Turlock mayoral campaign coffers reached a new high as candidates enter the final leg of the race. Three of the four mayoral candidates have received a combined $177,830 in contributions so far in their efforts to win over Turlock voters — over $65K more than was contributed in the 2014 mayoral race.
As of Sept. 22, incumbent Gary Soiseth was leading in campaign contributions at $70,411, followed closely by former mayor Brad Bates, who has received $69,361 in contributions. Council member Amy Bublak has received $38,060 in monetary and nonmonetary contributions from Jan. 1 through Sept. 22.
Candidate Jaime Franco filed a statement with the City Clerk that he anticipates raising less than $2,000 for his campaign and therefore does not need to list contributions.
The Political Reform Act requires candidates and committees to file campaign statements by specified deadlines disclosing contributions received and expenditures made. For each $25 donation or more, the date received, amount of the contribution, and full name and street address of the contributor must be documented. In addition, the total amount received from the contributor over the course of the current calendar year must be recorded.
In June 2016, the Turlock City Council adopted the City’s first-ever campaign finance ordinance. The ordinance, proposed by Mayor Soiseth and Council member Bill DeHart, included a voluntary campaign contribution limit of $1,000 per donor per election cycle, disclosure of contributions of $1 or more, disclosure of the top 10 maximum donors to be placed on every Council agenda and a Pledge to Comply with the City's Code of Fair Campaign Practices.
In June of this year, the Turlock City Council voted 4-1 (with Council member Bublak dissenting) to adopt a new voluntary campaign contribution regulation resolution. The updated resolution maintains the voluntary limitations on campaign contributions to $1,000 per person, per election cycle, only requires the full names of the contributors giving $1 or more be disclosed, no longer requires the amount of the contribution to be included and makes deadlines for submitting the voluntary disclosure form the same as deadlines for the required Campaign Statements by the Political Reform Act.
Soiseth and Franco are the only candidates who have signed the City of Turlock’s Voluntary Pledge to Limit Campaign Contributions for this election cycle.
Soiseth’s top campaign contributors as of Sept. 22 are 16 different people or businesses who contributed $1,000 each. Out of those 16 contributors, half of them were from businesses or individuals outside of Turlock.
During the Journal’s mayoral candidate forum held on Sept. 20, Bates called the City’s current campaign contribution resolution “meaningless.”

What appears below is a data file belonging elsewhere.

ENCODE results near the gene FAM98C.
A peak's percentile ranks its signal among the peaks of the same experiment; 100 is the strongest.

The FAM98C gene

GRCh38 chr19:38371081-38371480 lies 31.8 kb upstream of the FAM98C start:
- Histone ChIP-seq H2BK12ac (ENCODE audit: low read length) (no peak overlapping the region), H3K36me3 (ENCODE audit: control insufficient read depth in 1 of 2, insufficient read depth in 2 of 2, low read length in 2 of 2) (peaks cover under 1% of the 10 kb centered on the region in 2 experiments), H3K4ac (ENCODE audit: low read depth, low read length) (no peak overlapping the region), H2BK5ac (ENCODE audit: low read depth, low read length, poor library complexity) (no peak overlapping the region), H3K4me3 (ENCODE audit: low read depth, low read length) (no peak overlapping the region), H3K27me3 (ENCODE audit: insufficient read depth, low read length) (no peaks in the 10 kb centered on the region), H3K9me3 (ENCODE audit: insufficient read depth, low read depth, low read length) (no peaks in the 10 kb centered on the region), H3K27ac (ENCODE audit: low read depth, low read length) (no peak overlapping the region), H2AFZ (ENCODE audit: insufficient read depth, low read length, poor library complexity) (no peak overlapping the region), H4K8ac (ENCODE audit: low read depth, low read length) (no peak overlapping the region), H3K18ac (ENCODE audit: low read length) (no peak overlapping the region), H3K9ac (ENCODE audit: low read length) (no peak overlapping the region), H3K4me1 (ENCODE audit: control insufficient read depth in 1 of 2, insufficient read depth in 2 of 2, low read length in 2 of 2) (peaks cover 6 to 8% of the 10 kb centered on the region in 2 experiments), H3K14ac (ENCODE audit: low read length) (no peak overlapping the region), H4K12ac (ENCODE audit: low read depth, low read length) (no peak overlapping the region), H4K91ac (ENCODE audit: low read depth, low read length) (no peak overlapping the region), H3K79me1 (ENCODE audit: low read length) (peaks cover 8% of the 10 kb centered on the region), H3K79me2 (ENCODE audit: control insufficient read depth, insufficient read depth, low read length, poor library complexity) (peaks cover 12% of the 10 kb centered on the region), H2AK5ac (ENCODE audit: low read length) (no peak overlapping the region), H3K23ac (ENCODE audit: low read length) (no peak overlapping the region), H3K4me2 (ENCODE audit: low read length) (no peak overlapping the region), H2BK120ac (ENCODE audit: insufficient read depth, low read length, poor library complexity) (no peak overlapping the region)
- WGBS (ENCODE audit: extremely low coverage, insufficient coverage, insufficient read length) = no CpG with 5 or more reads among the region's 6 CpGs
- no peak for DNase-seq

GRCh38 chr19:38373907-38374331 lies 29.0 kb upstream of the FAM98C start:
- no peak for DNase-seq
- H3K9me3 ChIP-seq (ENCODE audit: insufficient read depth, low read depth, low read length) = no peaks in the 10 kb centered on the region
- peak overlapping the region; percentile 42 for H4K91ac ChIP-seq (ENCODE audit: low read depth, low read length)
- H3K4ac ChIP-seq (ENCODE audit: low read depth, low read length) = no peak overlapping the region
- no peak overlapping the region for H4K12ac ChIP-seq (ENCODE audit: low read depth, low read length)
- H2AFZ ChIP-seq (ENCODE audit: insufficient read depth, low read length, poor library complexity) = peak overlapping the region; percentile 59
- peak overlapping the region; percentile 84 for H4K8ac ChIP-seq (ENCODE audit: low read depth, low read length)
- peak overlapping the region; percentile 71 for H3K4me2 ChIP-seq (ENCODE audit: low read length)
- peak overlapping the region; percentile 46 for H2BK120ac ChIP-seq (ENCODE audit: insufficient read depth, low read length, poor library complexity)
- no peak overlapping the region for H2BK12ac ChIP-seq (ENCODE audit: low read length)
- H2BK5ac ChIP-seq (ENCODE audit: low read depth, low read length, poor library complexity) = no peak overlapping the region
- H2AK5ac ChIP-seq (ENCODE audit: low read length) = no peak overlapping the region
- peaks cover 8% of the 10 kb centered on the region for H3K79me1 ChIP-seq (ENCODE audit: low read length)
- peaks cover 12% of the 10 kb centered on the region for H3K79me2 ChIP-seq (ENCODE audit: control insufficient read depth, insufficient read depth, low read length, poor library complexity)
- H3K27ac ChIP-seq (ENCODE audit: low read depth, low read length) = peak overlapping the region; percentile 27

In 2016, Bates, along with former council members Ron Hillberg and Mary Jackson, submitted two different campaign finance regulations that were considered by the City Council and ultimately voted down.
The ordinance Bates put forth would have put a limit on campaign contributions of $1,000 per donor for a candidate for City Council and $2,000 for a candidate for Mayor. The ordinance also included aggregation of contributions by an individual and entities owned or controlled by that individual or share the majority of members of their board of directors.
Bates’ top contributors as of Sept. 22 were: John Ferrari ($2,500), Larry Rumbeck ($1,000), Frederick Murphy ($1,000), Charles Crivelli ($1,000), Jim Theis ($1,000) and John Miles ($1,000).
Bublak, who initially signed the City’s voluntary campaign contributions pledge in 2016, called the newest version of the ordinance “wishy-washy” during the Journal’s mayoral candidate forum in September, and said she would be following the state campaign regulations.
“I’m going to raise the money and if you think I’m corrupt, if you don’t think I’m ethical, then just don’t vote for me,” said Bublak.
Bublak’s top contributors as of Sept. 22 were: Romina Kiryakous ($5,000), Hall Equities Group out of Walnut Creek, Calif. ($3,000), Joel Mullinax ($2,000) and Maureen Richards of New York ($1,750).
The large amount of contributions for the 2018 mayoral race has resulted in an increase in campaign publicity.
While candidates can still be seen walking neighborhoods and soliciting votes one by one, the top three in the mayoral race have spent thousands of dollars on campaign signs, flyers, online advertising and video production.
Bates has spent over $39,000 on website services, online and social media advertising, video production for his website and social media platforms and traditional campaign signs and mailings.
Bublak has spent over $25,000 on Facebook ads, campaign mailers and listings in different voter guides; while Soiseth has spent more than $21,000 on campaign T-shirts, signs, flyers, buttons and web ads.
The next campaign contributions filing deadline is Oct. 25 for contributions made from Sept. 23 through Oct. 20. The final filing deadline is Jan. 31, 2019 for contributions received Oct. 21 through Dec. 31.